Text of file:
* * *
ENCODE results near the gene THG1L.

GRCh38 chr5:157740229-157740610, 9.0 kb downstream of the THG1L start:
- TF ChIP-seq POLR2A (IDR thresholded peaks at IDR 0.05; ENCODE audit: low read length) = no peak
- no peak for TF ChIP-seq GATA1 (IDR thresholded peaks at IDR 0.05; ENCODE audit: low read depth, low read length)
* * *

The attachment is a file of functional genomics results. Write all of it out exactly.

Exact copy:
ENCODE results near the gene THG1L.

GRCh38 chr5:157740229-157740610, 9.0 kb downstream of the THG1L start:
- TF ChIP-seq POLR2A (IDR thresholded peaks at IDR 0.05; ENCODE audit: low read length) = no peak
- no peak for TF ChIP-seq GATA1 (IDR thresholded peaks at IDR 0.05; ENCODE audit: low read depth, low read length)